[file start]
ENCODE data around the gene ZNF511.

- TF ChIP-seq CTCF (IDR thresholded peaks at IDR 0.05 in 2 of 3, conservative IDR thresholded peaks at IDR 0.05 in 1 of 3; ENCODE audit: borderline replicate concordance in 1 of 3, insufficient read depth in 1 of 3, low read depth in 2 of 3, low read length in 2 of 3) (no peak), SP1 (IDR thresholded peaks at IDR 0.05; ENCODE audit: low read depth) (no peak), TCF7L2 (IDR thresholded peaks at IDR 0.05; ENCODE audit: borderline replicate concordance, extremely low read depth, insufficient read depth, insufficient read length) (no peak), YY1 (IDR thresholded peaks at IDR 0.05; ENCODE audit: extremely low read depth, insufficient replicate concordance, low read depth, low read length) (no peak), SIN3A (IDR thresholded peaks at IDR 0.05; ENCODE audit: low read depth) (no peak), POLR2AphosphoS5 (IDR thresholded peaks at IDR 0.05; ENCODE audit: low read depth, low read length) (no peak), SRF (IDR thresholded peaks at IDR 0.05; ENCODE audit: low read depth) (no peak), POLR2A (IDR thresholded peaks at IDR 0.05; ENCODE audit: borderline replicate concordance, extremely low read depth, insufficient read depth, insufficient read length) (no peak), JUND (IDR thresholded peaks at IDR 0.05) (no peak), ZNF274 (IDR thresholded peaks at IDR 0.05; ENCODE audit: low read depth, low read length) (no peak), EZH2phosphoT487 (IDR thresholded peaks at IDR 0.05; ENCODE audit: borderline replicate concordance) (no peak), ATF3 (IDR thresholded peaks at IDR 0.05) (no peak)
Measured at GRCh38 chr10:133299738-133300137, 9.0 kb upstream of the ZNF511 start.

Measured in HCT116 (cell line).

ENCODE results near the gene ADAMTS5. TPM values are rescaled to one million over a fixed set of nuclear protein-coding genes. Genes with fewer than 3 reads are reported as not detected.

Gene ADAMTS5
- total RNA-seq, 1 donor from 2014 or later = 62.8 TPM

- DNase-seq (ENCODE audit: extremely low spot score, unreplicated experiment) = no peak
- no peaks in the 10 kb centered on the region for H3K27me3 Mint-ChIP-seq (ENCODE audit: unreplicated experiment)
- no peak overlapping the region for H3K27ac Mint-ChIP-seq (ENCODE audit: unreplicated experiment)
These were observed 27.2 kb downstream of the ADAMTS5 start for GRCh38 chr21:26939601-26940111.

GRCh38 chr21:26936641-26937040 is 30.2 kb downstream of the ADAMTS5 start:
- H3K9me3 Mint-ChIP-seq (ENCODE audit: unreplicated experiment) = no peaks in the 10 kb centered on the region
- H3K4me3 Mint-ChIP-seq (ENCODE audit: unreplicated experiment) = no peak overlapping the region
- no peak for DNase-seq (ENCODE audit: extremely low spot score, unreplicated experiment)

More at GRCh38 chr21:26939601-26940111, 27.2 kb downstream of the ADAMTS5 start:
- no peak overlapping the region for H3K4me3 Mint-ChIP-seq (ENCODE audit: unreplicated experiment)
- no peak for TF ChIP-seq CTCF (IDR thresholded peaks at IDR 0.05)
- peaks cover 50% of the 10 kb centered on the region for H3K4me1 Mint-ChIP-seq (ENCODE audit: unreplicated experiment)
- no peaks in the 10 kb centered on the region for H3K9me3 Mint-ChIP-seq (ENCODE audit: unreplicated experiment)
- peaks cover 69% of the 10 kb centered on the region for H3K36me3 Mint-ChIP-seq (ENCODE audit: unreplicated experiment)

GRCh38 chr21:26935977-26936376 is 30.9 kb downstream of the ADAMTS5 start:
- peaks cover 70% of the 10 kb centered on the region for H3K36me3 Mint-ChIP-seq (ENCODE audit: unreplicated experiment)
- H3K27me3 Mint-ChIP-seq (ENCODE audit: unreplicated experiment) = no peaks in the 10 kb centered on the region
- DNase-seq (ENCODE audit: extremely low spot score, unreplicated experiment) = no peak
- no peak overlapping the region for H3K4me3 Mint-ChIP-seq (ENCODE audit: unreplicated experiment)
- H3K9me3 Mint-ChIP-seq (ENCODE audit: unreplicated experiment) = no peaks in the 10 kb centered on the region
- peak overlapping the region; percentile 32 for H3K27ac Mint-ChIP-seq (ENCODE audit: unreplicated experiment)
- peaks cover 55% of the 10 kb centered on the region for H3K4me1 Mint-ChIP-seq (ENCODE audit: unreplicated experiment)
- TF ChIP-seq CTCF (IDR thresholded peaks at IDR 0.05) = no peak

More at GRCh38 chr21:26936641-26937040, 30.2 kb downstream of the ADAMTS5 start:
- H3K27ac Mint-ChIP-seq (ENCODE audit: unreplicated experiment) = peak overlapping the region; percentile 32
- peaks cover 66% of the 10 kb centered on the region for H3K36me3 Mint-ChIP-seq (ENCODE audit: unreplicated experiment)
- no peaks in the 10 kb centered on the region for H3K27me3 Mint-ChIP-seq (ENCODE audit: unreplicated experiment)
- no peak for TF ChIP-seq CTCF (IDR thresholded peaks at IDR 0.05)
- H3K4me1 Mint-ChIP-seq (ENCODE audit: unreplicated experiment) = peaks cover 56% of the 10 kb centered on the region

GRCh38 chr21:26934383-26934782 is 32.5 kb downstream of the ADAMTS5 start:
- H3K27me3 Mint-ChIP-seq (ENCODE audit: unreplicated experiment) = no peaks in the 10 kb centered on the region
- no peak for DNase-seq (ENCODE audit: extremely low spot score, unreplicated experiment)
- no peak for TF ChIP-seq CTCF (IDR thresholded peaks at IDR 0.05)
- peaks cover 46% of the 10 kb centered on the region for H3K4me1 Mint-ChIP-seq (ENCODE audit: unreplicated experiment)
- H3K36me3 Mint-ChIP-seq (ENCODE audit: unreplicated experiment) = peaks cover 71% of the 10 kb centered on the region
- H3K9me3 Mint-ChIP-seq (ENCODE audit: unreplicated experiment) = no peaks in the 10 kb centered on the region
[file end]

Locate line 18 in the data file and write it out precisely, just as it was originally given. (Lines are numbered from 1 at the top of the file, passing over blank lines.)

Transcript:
- no peak for TF ChIP-seq CTCF (IDR thresholded peaks at IDR 0.05)